A framework for action in response to moments of crisis and outrage

A framework for action in response to moments of crisis and outrage



The team at OFBYFOR ALL have created a framework for organisations to map out immediate and longer-term actions, both externally with your community and internally with your team.

protesters holding black lives matter sign

This blog post was a full-team effort, driven by extraordinary leadership by Black staff members and staff members of color on our Programs team: Raquel Thompson, Mateo Mossey, and Lauren Benetua. It was also informed by courageous, creative actions of many Black people and people of color in civic and cultural organizations around the world. We see you. Thank you.

Now is a moment for organizations to act - even if you may not feel completely prepared to do so. This moment is one of collective suffering and uprising caused by white supremacy and racist violence in the United States. And there are catalytic moments of loss, pain, and activism in every community - moments when we have to decide whether and how to respond institutionally.

These moments can flare up suddenly, but they are connected to ongoing, long-term crises. White supremacy and racist violence has a multi-hundred year history, and it’s not going to end tomorrow. Neither is the coronavirus, climate change, or other major global issues. Sometimes, organizations choose not to act because it feels too overwhelming to stop everything and develop a response. But silence can be deafening. These crises impact our communities and our staff. They deserve attention and action.

It might take time to figure out the longer-term goals your organization wants to contribute to, but that should not stop you from taking immediate action right now. Many cultural and civic organizations benefit from legacies of racism and white supremacy. Not acting now is a form of complicity with white supremacy. If you want to build an organization that is of, by, and for your community, you need to build capacity to respond when members of your community call out.

For that reason, we want to offer a framework that enables your team to act. This framework can help you map out immediate and longer-term actions, both externally with your community and internally with your team.


Externally, you can think creatively about how to contribute your assets to advance justice and change. All our organizations have assets to share. Perhaps you want to stand in solidarity with black people and people of color, and you have a megaphone you could use to do so. Perhaps you want to proactively shift assets from your white organization to Black-led organizations. Or perhaps you want to help advance the movement directly by joining in and speaking out.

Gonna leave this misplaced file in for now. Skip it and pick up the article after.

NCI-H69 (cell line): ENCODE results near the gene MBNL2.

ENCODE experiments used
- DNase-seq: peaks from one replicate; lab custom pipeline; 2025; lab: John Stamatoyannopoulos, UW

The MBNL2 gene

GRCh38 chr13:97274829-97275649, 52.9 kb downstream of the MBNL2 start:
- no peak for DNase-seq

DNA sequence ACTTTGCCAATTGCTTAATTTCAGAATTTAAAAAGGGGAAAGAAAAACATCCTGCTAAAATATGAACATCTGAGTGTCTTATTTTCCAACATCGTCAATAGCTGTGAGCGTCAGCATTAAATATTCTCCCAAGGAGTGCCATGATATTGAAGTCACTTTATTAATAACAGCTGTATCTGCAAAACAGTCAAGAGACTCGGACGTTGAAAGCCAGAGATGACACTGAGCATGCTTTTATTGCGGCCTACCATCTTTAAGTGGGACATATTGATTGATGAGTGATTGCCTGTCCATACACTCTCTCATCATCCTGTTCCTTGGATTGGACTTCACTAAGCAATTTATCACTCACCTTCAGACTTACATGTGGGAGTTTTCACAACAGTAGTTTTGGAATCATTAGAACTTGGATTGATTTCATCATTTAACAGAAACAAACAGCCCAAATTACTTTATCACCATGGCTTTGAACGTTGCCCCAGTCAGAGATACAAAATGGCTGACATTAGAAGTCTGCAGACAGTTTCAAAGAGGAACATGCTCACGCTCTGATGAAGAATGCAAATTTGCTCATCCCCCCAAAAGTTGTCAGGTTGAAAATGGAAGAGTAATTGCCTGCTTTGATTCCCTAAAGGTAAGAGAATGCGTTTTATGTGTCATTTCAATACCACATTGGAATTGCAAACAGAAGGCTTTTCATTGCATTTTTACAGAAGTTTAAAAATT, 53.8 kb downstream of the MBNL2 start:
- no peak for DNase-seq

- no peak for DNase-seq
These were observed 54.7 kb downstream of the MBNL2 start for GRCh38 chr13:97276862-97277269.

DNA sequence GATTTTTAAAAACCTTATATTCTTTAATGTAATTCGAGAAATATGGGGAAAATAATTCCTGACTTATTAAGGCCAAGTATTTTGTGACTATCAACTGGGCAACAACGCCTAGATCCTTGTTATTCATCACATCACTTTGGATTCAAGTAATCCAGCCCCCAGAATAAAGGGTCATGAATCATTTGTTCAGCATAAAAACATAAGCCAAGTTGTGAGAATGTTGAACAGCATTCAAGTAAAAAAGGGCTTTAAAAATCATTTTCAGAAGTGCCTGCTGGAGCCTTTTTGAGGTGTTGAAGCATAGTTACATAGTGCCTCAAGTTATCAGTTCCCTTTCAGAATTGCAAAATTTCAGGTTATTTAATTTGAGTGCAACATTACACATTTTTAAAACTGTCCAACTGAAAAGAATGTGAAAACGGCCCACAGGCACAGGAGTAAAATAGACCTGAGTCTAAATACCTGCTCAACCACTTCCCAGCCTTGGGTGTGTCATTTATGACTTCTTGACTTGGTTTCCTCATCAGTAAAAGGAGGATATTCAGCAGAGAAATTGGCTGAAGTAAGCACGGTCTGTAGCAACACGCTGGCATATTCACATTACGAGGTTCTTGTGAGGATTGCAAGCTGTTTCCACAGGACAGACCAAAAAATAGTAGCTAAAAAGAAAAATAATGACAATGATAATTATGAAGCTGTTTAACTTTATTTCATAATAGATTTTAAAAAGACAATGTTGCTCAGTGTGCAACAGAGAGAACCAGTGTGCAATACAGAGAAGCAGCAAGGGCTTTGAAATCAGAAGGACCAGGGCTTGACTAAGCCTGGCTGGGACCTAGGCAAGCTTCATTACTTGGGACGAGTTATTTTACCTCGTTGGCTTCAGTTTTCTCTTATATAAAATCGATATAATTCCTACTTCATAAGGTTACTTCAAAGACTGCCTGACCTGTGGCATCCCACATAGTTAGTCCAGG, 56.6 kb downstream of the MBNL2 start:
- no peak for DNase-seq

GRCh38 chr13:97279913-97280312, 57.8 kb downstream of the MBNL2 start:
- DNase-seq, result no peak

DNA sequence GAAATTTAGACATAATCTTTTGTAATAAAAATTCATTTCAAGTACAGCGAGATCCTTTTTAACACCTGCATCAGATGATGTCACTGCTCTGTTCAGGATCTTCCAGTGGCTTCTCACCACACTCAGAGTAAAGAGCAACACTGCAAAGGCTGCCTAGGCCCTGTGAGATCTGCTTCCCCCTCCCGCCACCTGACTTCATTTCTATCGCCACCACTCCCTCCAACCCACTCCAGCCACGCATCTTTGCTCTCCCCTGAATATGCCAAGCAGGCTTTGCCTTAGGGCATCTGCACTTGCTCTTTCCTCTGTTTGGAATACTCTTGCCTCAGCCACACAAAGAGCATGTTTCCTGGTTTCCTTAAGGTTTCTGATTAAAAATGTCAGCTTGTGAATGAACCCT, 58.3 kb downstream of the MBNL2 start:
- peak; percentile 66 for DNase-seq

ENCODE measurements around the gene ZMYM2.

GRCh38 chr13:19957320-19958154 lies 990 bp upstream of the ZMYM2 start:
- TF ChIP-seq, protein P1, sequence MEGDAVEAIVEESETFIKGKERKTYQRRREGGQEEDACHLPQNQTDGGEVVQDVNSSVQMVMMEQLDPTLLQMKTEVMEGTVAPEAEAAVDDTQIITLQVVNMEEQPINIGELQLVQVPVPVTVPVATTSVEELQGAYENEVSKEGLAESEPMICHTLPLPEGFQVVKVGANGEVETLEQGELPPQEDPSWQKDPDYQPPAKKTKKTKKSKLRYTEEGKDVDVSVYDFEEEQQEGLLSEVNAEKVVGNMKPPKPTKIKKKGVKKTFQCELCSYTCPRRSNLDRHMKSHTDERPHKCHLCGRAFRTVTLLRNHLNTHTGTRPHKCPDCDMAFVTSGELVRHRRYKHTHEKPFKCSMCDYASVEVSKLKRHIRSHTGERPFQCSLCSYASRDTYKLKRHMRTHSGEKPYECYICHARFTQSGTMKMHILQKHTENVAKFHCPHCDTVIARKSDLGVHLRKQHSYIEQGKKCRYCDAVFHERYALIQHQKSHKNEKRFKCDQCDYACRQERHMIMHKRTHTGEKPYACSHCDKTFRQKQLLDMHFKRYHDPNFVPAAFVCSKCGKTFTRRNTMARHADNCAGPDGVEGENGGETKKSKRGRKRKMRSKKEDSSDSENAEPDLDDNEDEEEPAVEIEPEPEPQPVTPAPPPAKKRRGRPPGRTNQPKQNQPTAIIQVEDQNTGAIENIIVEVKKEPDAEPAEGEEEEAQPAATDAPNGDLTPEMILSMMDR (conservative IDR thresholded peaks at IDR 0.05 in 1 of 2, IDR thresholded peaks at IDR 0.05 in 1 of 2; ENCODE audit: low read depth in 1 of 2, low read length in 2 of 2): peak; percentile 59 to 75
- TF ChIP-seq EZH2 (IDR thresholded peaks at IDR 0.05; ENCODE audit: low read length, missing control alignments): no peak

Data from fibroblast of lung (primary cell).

Immediate external action might look like:
Creating anti-racist reading lists at your library that center Black authors.
Hosting exhibits (online or in person) that highlight Black artists, histories, and narratives, especially ones that explore experiences of police/structural violence.
Creating playlists (podcasts, videos, music) to contribute to people’s ongoing education about social justice movements, anti-racism, and solidarity.
Issuing a statement on social media standing against racism and racist violence.
Making a donation to Black-led social justice organizations and/or bail funds for jailed activists.
Offering bathrooms, water, and safe space to activists taking action outside your building.


Longer-term external action might look like:
Working with affected people in your region to collect and show the complexity of people’s responses over time - not just at the moment of crisis.
Canceling your organizational security contract with off-duty police and building an alternate safety model rooted in restorative justice or non-violent communication.
Forming a partnership with a Black-led social justice organization to co-create new programs together.


For external action to be meaningful, it must be grounded in internal action. That starts with making space and centering the experiences and priorities of Black staff and staff members of color. This matters immediately in the moment, and it matters in terms of longer-term commitments you might make.

Moments like these may start outside your organization, but they affect your internal team too. Black staff members and staff members of color may be struggling not only with what’s happening in the world but also how white supremacy shows up in your institution (and in similar institutions where they’ve worked in the past). Some staff members may feel alone, unsafe, or retraumatized if there is no internal response to a major issue their community is facing. Others may feel disheartened or betrayed if there’s an external response that isn’t coupled with internal action.